Marks & Spencer Downgraded To ‘BB+’; On Watch Negative On Decline In Nonfood Sales Amid COVID-19 Uncertainties

  • We see significant downside risks to U.K.-based Marks & Spencer (M&S or the group) from COVID-19 related restrictions and social distancing measures. These will materially reduce sales in its clothing and home division, only partially mitigated by online sales and the anticipated resilience of the food segment.
  • Although M&S will not make the final dividend payment and plans to cut costs and investments to preserve cash, a steep decline in sales, earnings, and cash generation will weaken the group's credit metrics considerably.
  • We are therefore downgrading M&S and its senior unsecured debt to 'BB+' from 'BBB-' and putting all ratings on CreditWatch with negative implications. We are also assigning a '3' recovery rating to its senior unsecured debt, indicating our expectation of meaningful (50%-70%; rounded estimate: 65%) recovery to creditors in the event of a payment default. We apply an unsecured debt rating cap at '3' due to the unsecured nature of the rated debt and uncertainty regarding potential changes in the capital structure before a hypothetical default.
  • The CreditWatch indicates still-significant downside risks given the uncertainty as to when COVID-19 will peak and whether the pandemic will persist beyond second-quarter 2020, leading to a prolonged weakening of M&S's credit ratios or liquidity.
LONDON (S&P Global Ratings) March 26, 2020--S&P Global Ratings today took the rating actions listed above. S&P Global Ratings acknowledges a high degree of uncertainty about the rate of spread and peak of the coronavirus outbreak. Some government authorities estimate the pandemic will peak about midyear, and we are using this assumption in assessing the economic and credit implications. We believe the measures adopted to contain COVID-19 have pushed the global economy into recession.
The coronavirus outbreak will result in a sharp drop in nonfood and international sales, only partially offset by e-commerce and resilient food sales.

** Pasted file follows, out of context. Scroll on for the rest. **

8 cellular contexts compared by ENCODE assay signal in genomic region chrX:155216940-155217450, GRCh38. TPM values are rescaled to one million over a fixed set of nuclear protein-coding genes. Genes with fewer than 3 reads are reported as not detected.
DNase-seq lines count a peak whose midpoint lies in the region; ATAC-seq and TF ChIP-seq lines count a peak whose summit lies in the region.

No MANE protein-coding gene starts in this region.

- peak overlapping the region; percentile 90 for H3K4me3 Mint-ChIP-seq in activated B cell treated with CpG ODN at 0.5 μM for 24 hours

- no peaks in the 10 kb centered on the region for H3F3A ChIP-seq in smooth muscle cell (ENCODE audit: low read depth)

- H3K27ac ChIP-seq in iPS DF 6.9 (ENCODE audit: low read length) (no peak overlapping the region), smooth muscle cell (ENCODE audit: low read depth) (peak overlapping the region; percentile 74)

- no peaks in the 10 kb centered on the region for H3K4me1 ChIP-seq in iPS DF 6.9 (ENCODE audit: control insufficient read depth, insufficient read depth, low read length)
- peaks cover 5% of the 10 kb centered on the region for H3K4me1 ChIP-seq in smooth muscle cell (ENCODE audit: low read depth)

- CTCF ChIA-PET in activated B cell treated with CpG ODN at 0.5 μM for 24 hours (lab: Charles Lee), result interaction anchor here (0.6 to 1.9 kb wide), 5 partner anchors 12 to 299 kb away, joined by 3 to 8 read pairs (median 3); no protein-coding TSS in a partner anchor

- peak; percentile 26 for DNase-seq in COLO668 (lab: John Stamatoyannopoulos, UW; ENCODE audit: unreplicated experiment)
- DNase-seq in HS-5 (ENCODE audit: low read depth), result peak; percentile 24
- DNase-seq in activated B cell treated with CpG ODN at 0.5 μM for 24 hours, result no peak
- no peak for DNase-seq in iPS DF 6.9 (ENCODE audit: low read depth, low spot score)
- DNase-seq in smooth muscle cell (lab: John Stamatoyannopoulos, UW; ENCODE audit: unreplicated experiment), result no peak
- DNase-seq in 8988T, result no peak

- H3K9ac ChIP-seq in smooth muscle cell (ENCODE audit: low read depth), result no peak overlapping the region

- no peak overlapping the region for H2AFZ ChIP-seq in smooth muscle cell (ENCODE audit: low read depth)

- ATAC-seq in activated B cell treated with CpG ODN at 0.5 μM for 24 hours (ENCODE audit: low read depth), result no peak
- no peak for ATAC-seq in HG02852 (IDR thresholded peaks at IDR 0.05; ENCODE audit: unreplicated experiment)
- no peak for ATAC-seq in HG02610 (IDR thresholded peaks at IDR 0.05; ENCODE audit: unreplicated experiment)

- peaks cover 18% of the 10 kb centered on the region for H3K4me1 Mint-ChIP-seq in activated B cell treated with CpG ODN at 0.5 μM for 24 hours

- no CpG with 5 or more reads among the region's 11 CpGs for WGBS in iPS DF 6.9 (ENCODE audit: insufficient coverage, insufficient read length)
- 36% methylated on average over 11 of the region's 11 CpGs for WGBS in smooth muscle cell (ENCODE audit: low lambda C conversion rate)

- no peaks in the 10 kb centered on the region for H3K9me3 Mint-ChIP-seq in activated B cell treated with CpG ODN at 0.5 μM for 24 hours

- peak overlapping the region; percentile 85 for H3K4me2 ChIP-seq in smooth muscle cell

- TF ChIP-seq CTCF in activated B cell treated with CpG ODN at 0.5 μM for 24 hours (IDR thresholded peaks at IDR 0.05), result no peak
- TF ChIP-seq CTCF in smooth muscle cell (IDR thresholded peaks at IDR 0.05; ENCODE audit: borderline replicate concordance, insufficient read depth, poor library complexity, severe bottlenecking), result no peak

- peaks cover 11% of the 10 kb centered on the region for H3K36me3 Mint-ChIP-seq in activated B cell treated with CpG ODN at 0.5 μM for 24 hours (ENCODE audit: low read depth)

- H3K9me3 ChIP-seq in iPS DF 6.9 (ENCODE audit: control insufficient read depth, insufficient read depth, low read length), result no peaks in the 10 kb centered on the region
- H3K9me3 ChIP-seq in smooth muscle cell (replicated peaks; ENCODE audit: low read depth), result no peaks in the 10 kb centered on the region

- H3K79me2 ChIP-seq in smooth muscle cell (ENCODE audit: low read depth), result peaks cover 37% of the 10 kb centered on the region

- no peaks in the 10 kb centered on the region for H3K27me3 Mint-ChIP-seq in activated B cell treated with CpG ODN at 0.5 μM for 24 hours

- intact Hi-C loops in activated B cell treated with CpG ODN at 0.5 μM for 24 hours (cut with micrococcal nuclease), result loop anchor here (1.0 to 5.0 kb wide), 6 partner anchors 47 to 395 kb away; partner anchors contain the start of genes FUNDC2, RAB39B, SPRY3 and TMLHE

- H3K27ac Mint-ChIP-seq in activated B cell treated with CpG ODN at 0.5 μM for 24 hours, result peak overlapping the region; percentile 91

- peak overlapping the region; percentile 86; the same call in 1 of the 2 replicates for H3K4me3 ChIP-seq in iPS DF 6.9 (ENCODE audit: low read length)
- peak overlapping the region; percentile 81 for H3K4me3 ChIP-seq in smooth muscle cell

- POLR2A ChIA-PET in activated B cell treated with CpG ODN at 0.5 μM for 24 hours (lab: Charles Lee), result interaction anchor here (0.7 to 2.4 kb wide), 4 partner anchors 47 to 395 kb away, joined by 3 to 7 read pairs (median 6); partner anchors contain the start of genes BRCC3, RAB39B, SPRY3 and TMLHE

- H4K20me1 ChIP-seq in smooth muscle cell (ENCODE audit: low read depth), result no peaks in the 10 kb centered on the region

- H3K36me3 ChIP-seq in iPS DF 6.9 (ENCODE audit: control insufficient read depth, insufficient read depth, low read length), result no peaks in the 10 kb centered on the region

The downgrade reflects our view that M&S's earnings and cash generation will decline sharply at least over the remaining part of this calendar year. We believe the outbreak of coronavirus will cause a substantial decline in non-food sales in the U.K. and also internationally. Although the U.K. government has mandated that shops selling "non-essential goods" including clothes should be closed, most M&S stores in the U.K. selling food are expected to remain open (as of this date). At the same time, through its Clothing & Home (C&H) sections in co-located stores, M&S is likely to offer a range of essentials en route to food halls. Despite this, we foresee a contraction in footfall because of the introduction of movement restrictions and social distancing measures.
M&S will likely be supported by its well-developed online offer for clothing and home products, although the benefits will be limited if consumer discretionary spending wanes. We expect the food segment to remain resilient, although not as strong as other full-scale grocers such as Tesco, whose product mix includes more non-perishable and long-life foods and a wider assortment of household essentials. We believe demand for M&S's food range will remain high, even after the initial stockpiling phase, given that it offers ready to eat and ready-prepared foods, and restaurant closures will force people to cook and eat at home more often. From September 2020, M&S's food sales should also benefit from the launch of its partnership with Ocado, the U.K.'s fastest growing pure-play online retailer. However, in our view, these supportive factors will only partially relieve the pressure on the group's topline, which we forecast will decline by over 5% in the financial year ending March 31, 2020, and 5%-10% in FY2021 depending on the duration and the spread of the coronavirus outbreak. We expect any rebound in operating performance to be gradual, reflected meaningfully only as of FY2022 results.
Cash-preserving measures and available facilities will support M&S's adequate liquidity, but prolonged distressed trading will reduce internal cash generation.